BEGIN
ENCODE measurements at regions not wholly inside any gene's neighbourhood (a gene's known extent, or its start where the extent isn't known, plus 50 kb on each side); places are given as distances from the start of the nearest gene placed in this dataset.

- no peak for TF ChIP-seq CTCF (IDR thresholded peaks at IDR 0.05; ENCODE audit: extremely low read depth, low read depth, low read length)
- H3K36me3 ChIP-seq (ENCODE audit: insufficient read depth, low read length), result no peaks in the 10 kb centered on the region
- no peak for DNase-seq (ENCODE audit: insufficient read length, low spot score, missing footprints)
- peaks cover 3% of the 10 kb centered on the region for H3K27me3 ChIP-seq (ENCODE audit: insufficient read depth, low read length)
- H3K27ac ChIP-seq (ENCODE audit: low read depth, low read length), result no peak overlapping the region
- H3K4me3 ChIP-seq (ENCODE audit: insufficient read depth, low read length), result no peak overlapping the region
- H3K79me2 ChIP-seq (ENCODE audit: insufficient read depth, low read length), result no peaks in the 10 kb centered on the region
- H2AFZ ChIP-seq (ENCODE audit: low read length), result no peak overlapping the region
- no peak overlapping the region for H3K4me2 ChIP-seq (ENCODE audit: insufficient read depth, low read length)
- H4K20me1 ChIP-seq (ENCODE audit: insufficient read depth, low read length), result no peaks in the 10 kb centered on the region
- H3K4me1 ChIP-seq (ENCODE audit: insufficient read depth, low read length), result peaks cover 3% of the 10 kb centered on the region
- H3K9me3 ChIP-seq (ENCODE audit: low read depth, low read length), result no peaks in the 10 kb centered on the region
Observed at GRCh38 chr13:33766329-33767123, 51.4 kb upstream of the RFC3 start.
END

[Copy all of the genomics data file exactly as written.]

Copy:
ENCODE measurements at regions not wholly inside any gene's neighbourhood (a gene's known extent, or its start where the extent isn't known, plus 50 kb on each side); places are given as distances from the start of the nearest gene placed in this dataset.

- no peak for TF ChIP-seq CTCF (IDR thresholded peaks at IDR 0.05; ENCODE audit: extremely low read depth, low read depth, low read length)
- H3K36me3 ChIP-seq (ENCODE audit: insufficient read depth, low read length), result no peaks in the 10 kb centered on the region
- no peak for DNase-seq (ENCODE audit: insufficient read length, low spot score, missing footprints)
- peaks cover 3% of the 10 kb centered on the region for H3K27me3 ChIP-seq (ENCODE audit: insufficient read depth, low read length)
- H3K27ac ChIP-seq (ENCODE audit: low read depth, low read length), result no peak overlapping the region
- H3K4me3 ChIP-seq (ENCODE audit: insufficient read depth, low read length), result no peak overlapping the region
- H3K79me2 ChIP-seq (ENCODE audit: insufficient read depth, low read length), result no peaks in the 10 kb centered on the region
- H2AFZ ChIP-seq (ENCODE audit: low read length), result no peak overlapping the region
- no peak overlapping the region for H3K4me2 ChIP-seq (ENCODE audit: insufficient read depth, low read length)
- H4K20me1 ChIP-seq (ENCODE audit: insufficient read depth, low read length), result no peaks in the 10 kb centered on the region
- H3K4me1 ChIP-seq (ENCODE audit: insufficient read depth, low read length), result peaks cover 3% of the 10 kb centered on the region
- H3K9me3 ChIP-seq (ENCODE audit: low read depth, low read length), result no peaks in the 10 kb centered on the region
Observed at GRCh38 chr13:33766329-33767123, 51.4 kb upstream of the RFC3 start.